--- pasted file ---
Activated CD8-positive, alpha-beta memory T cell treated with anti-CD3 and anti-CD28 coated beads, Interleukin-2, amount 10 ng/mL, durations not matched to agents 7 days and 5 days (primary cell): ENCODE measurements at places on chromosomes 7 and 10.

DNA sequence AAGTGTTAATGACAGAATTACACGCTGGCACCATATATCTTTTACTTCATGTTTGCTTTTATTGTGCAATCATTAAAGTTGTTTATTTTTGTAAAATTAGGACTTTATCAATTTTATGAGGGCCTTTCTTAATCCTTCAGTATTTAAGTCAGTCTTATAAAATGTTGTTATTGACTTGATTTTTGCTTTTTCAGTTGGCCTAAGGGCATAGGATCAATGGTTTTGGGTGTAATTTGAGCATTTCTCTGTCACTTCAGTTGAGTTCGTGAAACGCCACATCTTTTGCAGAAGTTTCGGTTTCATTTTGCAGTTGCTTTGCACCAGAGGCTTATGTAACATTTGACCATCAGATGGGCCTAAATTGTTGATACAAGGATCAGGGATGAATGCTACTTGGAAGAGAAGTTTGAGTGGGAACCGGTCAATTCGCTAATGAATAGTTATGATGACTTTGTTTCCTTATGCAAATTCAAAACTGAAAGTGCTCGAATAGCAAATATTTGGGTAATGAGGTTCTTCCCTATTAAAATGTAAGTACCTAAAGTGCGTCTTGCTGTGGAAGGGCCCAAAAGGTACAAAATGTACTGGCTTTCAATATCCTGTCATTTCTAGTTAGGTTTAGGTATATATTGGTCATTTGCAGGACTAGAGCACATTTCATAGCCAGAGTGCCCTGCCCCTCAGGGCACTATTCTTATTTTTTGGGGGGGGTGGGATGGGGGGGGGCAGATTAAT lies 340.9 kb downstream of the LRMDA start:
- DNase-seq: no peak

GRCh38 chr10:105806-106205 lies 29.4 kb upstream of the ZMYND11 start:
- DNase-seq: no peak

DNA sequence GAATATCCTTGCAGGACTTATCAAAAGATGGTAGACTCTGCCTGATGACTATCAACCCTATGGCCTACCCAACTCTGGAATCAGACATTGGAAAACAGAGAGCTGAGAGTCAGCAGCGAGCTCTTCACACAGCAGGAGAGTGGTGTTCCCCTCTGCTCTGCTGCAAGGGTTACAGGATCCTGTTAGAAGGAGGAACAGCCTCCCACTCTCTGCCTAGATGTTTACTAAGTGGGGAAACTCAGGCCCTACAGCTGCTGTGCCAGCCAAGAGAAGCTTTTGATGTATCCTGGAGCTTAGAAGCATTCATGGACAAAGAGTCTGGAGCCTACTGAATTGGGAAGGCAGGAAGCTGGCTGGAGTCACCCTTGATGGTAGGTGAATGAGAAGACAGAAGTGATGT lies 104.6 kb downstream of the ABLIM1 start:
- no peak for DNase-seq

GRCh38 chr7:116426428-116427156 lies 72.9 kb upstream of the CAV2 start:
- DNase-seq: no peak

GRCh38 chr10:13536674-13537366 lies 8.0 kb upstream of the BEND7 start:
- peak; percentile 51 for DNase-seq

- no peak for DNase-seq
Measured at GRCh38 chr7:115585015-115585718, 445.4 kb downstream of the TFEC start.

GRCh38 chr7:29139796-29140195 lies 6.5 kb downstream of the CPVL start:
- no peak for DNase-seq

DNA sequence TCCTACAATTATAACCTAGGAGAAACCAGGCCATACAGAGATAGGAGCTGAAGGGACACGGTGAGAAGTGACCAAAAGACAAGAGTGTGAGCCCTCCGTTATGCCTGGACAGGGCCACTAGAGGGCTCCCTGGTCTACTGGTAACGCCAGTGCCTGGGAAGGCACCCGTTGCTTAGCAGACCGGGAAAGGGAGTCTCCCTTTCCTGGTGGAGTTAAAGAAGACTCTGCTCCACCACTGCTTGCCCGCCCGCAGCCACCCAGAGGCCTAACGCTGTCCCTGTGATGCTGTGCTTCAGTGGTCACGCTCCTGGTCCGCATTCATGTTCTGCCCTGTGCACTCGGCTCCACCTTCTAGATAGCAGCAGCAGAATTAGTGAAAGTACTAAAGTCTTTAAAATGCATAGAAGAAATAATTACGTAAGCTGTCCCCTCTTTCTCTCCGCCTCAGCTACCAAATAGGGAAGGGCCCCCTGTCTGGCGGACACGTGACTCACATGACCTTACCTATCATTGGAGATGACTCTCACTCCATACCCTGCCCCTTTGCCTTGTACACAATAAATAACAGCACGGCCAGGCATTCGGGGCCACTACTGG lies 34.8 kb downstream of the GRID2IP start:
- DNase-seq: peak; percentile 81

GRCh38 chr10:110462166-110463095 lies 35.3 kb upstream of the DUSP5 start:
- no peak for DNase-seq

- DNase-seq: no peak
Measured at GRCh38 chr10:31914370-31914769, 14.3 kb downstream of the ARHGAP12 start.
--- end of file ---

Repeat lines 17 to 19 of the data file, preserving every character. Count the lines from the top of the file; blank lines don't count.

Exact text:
- DNase-seq: peak; percentile 81

GRCh38 chr10:110462166-110463095 lies 35.3 kb upstream of the DUSP5 start:
- no peak for DNase-seq